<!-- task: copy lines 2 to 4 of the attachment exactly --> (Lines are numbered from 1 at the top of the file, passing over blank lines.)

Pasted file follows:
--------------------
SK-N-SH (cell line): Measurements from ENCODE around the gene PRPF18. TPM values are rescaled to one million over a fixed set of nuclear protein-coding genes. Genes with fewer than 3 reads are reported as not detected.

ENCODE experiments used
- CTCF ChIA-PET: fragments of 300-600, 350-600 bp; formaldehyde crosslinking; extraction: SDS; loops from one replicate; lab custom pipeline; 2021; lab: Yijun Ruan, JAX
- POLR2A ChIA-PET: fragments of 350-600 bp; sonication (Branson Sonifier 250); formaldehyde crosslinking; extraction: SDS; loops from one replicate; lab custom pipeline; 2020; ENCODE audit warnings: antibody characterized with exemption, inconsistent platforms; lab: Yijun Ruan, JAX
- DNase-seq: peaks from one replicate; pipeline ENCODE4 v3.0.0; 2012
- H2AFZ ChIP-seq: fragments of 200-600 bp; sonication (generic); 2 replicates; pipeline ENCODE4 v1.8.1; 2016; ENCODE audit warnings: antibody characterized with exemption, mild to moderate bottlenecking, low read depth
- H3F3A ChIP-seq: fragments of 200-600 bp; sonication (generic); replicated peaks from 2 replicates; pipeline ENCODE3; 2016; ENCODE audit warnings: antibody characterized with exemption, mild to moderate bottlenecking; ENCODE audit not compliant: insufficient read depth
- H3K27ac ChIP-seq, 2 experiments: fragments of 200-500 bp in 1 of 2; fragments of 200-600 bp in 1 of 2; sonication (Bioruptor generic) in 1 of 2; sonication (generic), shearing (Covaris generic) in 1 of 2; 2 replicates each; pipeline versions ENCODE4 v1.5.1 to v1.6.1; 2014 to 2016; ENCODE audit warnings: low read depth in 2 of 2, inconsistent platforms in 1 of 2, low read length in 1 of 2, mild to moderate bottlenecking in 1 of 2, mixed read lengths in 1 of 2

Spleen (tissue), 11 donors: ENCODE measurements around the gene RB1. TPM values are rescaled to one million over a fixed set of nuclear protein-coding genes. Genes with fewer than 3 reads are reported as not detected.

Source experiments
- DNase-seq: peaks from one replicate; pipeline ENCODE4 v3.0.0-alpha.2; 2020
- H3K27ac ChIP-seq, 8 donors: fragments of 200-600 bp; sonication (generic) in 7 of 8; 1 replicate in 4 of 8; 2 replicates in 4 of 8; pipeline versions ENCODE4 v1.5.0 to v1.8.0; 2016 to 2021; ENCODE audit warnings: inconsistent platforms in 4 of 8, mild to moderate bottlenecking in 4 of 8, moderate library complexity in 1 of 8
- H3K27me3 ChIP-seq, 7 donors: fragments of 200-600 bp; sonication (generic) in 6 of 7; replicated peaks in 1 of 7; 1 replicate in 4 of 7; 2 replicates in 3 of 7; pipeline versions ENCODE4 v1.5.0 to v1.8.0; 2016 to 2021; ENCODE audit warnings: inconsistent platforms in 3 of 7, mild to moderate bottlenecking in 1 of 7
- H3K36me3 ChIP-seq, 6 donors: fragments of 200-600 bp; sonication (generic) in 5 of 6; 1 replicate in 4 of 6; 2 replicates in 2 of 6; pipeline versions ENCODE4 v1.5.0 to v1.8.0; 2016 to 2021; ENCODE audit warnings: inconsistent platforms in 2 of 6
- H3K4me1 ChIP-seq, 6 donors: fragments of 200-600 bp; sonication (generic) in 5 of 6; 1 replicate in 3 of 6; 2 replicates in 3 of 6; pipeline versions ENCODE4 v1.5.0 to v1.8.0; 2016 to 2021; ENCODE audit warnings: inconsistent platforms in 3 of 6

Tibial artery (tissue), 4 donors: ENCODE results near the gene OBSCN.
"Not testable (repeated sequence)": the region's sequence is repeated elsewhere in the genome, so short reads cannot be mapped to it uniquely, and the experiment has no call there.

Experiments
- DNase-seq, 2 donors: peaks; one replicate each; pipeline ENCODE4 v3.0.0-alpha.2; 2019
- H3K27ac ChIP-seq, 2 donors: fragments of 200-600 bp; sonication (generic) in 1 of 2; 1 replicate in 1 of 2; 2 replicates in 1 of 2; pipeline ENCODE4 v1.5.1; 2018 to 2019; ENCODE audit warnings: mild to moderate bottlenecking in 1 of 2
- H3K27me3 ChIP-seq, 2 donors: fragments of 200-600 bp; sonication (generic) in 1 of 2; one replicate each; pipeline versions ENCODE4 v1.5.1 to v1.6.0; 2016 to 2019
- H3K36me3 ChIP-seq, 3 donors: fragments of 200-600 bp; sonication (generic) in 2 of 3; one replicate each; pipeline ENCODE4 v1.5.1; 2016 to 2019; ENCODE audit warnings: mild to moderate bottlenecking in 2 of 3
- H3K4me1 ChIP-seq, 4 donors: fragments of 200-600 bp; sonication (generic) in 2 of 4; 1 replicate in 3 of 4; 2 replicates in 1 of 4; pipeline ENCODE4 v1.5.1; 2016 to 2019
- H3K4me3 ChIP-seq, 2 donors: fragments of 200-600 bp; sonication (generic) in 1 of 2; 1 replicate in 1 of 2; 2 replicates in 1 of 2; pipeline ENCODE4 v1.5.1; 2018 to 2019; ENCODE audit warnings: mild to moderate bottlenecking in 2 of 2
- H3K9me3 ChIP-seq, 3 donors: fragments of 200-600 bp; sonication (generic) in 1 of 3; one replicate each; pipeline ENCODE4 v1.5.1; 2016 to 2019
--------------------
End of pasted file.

ENCODE experiments used
- CTCF ChIA-PET: fragments of 300-600, 350-600 bp; formaldehyde crosslinking; extraction: SDS; loops from one replicate; lab custom pipeline; 2021; lab: Yijun Ruan, JAX
- POLR2A ChIA-PET: fragments of 350-600 bp; sonication (Branson Sonifier 250); formaldehyde crosslinking; extraction: SDS; loops from one replicate; lab custom pipeline; 2020; ENCODE audit warnings: antibody characterized with exemption, inconsistent platforms; lab: Yijun Ruan, JAX